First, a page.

If one were to take a casual glance at some of the reporting about Tunisia of late, one would think that the country is on the verge of a takeover by radical Muslim fundamentalists.
The question of the future role - in politics and society - of Salafis (a catch-all term that ranges from violent jihadists to more scholarly forms of religiosity) appears to be dominant, despite the fact that the Salafis still have no formal role in politics other than as a protest movement and will not have direct influence on important matters such as the contents of the constitution currently being drafted.
Why, then, their oversized role in the country's public debate?
To understand the centrality of the Salafi question in Tunisian politics, one has to understand the Islamist - Salafi and non-Salafi - perception of the legacy of Habib Bourguiba, the ultra-secularist founder of modern Tunisia.
Since last summer, when they attacked the headquarters of a television station that had aired Marjane Satrapi's film about Iran, Persepolis - in which God makes a brief appearance as a character - Tunisia's Salafis have never left the headlines. They've continued to dominate them since the attack on the US embassy and American school in Tunis last September, which were part of the global wave of fundamentalist protests against a YouTube clip insulting Prophet Mohammed.
On Saturday, Mohammed Bakhti, a member of the Salafist movement detained in connection to the US embassy attack, died after a hunger strike waged in protest of his arrest.
Last month, many Tunisians were shocked by a leaked video showing Rachid Ghannouchi, the leader of the dominant Ennahda party who has built himself a reputation as an Islamist reformist, speaking to a group of young Salafis encouragingly and urging them to bide their time. The message he seemed to be giving - although he claims the clip was edited to falsely give this impression - is that the Islamist movement is at the cusp of a historic opportunity, and they will soon get their way.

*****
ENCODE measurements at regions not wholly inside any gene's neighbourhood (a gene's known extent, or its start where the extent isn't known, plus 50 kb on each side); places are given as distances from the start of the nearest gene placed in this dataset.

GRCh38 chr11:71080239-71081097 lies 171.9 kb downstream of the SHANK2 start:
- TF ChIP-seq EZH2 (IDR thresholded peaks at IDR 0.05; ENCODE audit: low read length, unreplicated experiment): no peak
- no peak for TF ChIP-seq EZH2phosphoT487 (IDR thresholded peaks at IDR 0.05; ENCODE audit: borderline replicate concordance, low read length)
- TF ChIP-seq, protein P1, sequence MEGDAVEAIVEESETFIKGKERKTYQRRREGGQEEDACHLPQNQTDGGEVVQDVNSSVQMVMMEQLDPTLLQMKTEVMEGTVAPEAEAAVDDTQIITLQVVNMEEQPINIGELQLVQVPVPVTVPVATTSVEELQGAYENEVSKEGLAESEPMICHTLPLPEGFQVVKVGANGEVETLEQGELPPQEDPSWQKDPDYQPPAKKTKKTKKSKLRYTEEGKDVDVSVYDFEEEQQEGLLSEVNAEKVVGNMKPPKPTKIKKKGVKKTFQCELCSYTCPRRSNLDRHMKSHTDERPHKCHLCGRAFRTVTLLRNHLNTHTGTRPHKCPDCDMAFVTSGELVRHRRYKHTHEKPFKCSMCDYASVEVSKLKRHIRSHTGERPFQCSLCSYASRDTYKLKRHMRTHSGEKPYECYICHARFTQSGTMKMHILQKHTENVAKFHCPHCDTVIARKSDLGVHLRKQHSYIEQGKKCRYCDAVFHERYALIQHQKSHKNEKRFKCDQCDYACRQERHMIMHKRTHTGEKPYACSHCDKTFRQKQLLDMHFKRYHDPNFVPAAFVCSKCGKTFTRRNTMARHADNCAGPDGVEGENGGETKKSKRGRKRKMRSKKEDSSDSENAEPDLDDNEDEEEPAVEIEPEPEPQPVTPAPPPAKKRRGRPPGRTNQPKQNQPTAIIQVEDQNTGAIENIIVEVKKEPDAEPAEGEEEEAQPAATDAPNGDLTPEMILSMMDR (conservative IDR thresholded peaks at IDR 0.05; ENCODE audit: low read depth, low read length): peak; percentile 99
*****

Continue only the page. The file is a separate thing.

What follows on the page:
The manner in which Salafi protests and, on occasion, criminal acts (like attacks on liquor stores and other forms of physical aggression) have been tackled has also raised suspicion: in many cases, the authorities have failed to enforce the law, showing suspicious tolerance and a reluctance to confront Salafis engaged in clearly illegal actions.
All this suggests that Ennahda, while maintaining a "moderate" public profile, is worried about securing the loyalty of an electoral base that includes many ultraconservatives, including Salafis.
Given this, why are the Salafis to visible, so active and so apparently angry? It is true that in other countries that have gone through an uprising, such as Egypt, Salafis have emerged as new political forces and occasionally tried to impose their fire-and-brimstone view of religion on others. But Egypt is already an overwhelmingly religious and conservative country, whereas Tunisia had a state-imposed tradition of vibrant secularism.